- 2015 Federal Election
Nanaimo aims to lure Victoria business north
The Greater Victoria Development Agency is taking no offence to Nanaimo’s new campaign to lure away Capital Region businesses – it’s urging the Harbour City to think bigger.
Nanaimo Economic Development Corporation has just launched a print campaign in the province’s capital, aimed at showcasing the Harbour City as an affordable and attractive alternative for Capital Region and Victoria businesses.
The two-month long $7,500 advertising strategy highlights the testimonials of Nanaimo business leaders and what keeps them in the Harbour City in an attempt to show how the community stacks up as a place for expansion and relocation.
According to Sasha Angus, chief executive officer for Nanaimo Economic Development Corporation, no community has a right to the businesses that operate within its borders, making it important to ensure the Nanaimo area remains competitive as an attractive place to invest and do business.
“It’s smart and it’s ... maybe aggressive is the wrong word but definitely proactive,” Angus said, of the Victoria campaign.
But is it thinking big enough?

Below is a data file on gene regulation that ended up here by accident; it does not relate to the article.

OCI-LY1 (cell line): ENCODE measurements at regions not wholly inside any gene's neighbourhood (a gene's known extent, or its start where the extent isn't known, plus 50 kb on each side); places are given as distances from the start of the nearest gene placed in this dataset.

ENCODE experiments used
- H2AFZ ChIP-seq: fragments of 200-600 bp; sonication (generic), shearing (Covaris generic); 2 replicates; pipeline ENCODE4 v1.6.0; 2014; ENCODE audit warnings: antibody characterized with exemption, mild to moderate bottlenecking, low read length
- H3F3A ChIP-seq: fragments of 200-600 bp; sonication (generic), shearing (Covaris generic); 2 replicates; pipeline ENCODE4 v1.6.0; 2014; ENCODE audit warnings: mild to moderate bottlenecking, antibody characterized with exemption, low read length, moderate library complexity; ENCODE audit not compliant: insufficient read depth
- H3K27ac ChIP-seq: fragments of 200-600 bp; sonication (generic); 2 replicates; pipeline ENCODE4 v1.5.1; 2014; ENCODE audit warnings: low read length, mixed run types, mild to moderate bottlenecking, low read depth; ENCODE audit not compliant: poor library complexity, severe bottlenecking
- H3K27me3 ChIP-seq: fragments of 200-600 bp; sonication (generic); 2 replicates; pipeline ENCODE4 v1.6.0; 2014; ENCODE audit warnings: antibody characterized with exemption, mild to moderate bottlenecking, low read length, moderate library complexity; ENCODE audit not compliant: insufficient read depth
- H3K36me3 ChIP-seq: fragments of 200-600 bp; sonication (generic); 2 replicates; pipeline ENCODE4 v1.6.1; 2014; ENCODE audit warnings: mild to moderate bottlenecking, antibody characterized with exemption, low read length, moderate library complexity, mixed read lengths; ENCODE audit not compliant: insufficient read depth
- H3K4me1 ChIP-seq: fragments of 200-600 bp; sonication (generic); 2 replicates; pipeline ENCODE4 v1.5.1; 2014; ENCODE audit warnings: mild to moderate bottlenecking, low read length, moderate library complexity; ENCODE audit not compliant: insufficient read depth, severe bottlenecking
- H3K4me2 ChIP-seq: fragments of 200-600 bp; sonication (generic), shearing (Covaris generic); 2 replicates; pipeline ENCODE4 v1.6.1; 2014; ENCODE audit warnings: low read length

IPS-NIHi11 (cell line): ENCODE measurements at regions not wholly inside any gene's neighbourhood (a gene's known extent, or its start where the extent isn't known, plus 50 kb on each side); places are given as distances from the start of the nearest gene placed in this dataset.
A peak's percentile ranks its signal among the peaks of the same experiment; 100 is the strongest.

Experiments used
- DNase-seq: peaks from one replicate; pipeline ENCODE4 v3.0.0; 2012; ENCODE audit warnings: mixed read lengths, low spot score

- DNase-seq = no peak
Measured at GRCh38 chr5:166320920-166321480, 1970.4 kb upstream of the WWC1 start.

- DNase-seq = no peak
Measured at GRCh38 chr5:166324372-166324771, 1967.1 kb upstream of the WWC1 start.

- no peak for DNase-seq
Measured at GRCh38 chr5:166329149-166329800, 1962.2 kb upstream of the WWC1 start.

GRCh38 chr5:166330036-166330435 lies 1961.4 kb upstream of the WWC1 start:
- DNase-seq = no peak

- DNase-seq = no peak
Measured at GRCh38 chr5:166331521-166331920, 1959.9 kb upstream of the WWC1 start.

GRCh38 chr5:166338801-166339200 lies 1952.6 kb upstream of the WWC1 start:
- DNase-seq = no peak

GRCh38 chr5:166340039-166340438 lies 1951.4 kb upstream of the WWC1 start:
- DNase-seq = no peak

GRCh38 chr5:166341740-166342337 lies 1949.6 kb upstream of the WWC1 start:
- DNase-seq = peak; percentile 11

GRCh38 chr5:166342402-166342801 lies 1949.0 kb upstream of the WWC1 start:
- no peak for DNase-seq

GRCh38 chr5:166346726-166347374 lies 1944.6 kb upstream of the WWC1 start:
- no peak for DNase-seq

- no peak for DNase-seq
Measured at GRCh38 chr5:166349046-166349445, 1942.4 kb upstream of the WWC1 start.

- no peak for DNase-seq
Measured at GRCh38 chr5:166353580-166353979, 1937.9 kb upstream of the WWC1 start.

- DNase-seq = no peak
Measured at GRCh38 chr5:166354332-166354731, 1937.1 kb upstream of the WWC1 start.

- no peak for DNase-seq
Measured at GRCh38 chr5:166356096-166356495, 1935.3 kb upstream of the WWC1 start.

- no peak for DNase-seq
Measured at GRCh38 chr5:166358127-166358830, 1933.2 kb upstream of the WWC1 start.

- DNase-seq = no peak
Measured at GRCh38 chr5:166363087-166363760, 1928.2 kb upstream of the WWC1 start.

The Greater Victoria Development Agency’s Dallas Gislason said it is common practice in the economic development world for communities to try and convince assets to relocate and nothing to get offended about, but Nanaimo has an opportunity to look at the larger picture.
“If we are competing in amongst ourselves [that’s] not economic development, [that’s] moving pawns around rather than looking at the bigger picture,” Gislason said, adding he’d like to see the two communities collaborate in positioning Vancouver Island for foreign investment.
Metropolitan cities like Vancouver, Seattle and Portland are making decisions to ‘go global’ and don’t necessarily need Vancouver Island to get involved.
“We have to bring ourselves to that table,” he said.
So far, overtures made by the Greater Victoria Development Agency to work together with Nanaimo have been unsuccessful but Gislason said the opportunity and the offer remains.
“I wouldn’t let this campaign get in the way of that,” he said.
However Angus isn’t convinced the best model for attracting larger investment is a partnership between Nanaimo and Victoria alone, pointing out it should be an Island-wide effort.
“Do we need to increase overall investment in the Island, absolutely,” Angus said. “[But] we still need to be competitive between jurisdictions when businesses are here looking for a positive business environment or looking at expanding.”
The Victoria-based business campaign is the beginning of a strategy to make the case for Nanaimo, which will also include direct marketing to businesses seen as a good fit for the city.